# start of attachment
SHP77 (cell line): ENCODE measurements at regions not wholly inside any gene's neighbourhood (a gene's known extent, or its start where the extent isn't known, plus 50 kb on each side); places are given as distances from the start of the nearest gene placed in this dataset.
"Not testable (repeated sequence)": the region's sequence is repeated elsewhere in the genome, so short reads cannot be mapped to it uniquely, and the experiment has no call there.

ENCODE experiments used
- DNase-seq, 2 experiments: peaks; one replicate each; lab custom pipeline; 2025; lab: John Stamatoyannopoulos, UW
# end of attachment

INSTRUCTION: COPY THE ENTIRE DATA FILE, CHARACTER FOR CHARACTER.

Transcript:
SHP77 (cell line): ENCODE measurements at regions not wholly inside any gene's neighbourhood (a gene's known extent, or its start where the extent isn't known, plus 50 kb on each side); places are given as distances from the start of the nearest gene placed in this dataset.
"Not testable (repeated sequence)": the region's sequence is repeated elsewhere in the genome, so short reads cannot be mapped to it uniquely, and the experiment has no call there.

ENCODE experiments used
- DNase-seq, 2 experiments: peaks; one replicate each; lab custom pipeline; 2025; lab: John Stamatoyannopoulos, UW